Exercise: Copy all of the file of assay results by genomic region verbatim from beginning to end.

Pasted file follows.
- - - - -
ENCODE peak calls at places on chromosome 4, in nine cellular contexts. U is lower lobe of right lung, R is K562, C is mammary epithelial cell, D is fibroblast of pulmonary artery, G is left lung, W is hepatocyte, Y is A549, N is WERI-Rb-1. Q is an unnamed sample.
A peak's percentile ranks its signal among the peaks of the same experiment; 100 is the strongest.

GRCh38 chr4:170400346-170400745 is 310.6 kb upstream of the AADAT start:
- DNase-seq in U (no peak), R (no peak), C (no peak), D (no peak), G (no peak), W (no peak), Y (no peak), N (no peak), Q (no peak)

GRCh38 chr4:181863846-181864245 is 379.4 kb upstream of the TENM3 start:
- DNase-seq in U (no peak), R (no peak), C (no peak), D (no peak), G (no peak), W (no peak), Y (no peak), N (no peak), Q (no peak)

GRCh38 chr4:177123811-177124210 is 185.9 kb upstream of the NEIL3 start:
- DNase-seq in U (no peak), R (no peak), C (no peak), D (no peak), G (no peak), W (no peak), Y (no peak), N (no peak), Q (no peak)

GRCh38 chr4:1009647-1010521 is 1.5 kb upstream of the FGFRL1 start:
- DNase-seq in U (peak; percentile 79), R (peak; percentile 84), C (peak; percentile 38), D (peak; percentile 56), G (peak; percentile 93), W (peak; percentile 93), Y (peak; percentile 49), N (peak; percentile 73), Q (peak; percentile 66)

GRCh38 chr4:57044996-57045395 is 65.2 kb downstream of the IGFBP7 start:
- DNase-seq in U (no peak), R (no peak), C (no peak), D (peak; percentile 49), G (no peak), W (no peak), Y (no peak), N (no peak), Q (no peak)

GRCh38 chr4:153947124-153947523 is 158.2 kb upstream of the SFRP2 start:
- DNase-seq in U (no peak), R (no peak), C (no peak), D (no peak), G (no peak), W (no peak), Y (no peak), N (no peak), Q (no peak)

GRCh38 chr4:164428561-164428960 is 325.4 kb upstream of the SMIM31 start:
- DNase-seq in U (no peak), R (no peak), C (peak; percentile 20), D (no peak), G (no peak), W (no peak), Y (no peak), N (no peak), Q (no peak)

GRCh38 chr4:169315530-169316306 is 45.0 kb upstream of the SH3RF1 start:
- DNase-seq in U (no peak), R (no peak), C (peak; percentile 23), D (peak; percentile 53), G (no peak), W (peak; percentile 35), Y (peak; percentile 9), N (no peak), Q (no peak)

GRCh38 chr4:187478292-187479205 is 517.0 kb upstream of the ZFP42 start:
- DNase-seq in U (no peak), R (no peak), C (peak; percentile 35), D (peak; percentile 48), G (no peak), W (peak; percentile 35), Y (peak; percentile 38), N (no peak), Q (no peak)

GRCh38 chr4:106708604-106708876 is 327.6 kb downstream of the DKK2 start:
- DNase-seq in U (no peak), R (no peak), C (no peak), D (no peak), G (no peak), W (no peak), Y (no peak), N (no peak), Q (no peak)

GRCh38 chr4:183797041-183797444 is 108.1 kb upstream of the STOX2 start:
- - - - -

ENCODE peak calls at places on chromosome 4, in nine cellular contexts. U is lower lobe of right lung, R is K562, C is mammary epithelial cell, D is fibroblast of pulmonary artery, G is left lung, W is hepatocyte, Y is A549, N is WERI-Rb-1. Q is an unnamed sample.
A peak's percentile ranks its signal among the peaks of the same experiment; 100 is the strongest.

GRCh38 chr4:170400346-170400745 is 310.6 kb upstream of the AADAT start:
- DNase-seq in U (no peak), R (no peak), C (no peak), D (no peak), G (no peak), W (no peak), Y (no peak), N (no peak), Q (no peak)

GRCh38 chr4:181863846-181864245 is 379.4 kb upstream of the TENM3 start:
- DNase-seq in U (no peak), R (no peak), C (no peak), D (no peak), G (no peak), W (no peak), Y (no peak), N (no peak), Q (no peak)

GRCh38 chr4:177123811-177124210 is 185.9 kb upstream of the NEIL3 start:
- DNase-seq in U (no peak), R (no peak), C (no peak), D (no peak), G (no peak), W (no peak), Y (no peak), N (no peak), Q (no peak)

GRCh38 chr4:1009647-1010521 is 1.5 kb upstream of the FGFRL1 start:
- DNase-seq in U (peak; percentile 79), R (peak; percentile 84), C (peak; percentile 38), D (peak; percentile 56), G (peak; percentile 93), W (peak; percentile 93), Y (peak; percentile 49), N (peak; percentile 73), Q (peak; percentile 66)

GRCh38 chr4:57044996-57045395 is 65.2 kb downstream of the IGFBP7 start:
- DNase-seq in U (no peak), R (no peak), C (no peak), D (peak; percentile 49), G (no peak), W (no peak), Y (no peak), N (no peak), Q (no peak)

GRCh38 chr4:153947124-153947523 is 158.2 kb upstream of the SFRP2 start:
- DNase-seq in U (no peak), R (no peak), C (no peak), D (no peak), G (no peak), W (no peak), Y (no peak), N (no peak), Q (no peak)

GRCh38 chr4:164428561-164428960 is 325.4 kb upstream of the SMIM31 start:
- DNase-seq in U (no peak), R (no peak), C (peak; percentile 20), D (no peak), G (no peak), W (no peak), Y (no peak), N (no peak), Q (no peak)

GRCh38 chr4:169315530-169316306 is 45.0 kb upstream of the SH3RF1 start:
- DNase-seq in U (no peak), R (no peak), C (peak; percentile 23), D (peak; percentile 53), G (no peak), W (peak; percentile 35), Y (peak; percentile 9), N (no peak), Q (no peak)

GRCh38 chr4:187478292-187479205 is 517.0 kb upstream of the ZFP42 start:
- DNase-seq in U (no peak), R (no peak), C (peak; percentile 35), D (peak; percentile 48), G (no peak), W (peak; percentile 35), Y (peak; percentile 38), N (no peak), Q (no peak)

GRCh38 chr4:106708604-106708876 is 327.6 kb downstream of the DKK2 start:
- DNase-seq in U (no peak), R (no peak), C (no peak), D (no peak), G (no peak), W (no peak), Y (no peak), N (no peak), Q (no peak)

GRCh38 chr4:183797041-183797444 is 108.1 kb upstream of the STOX2 start: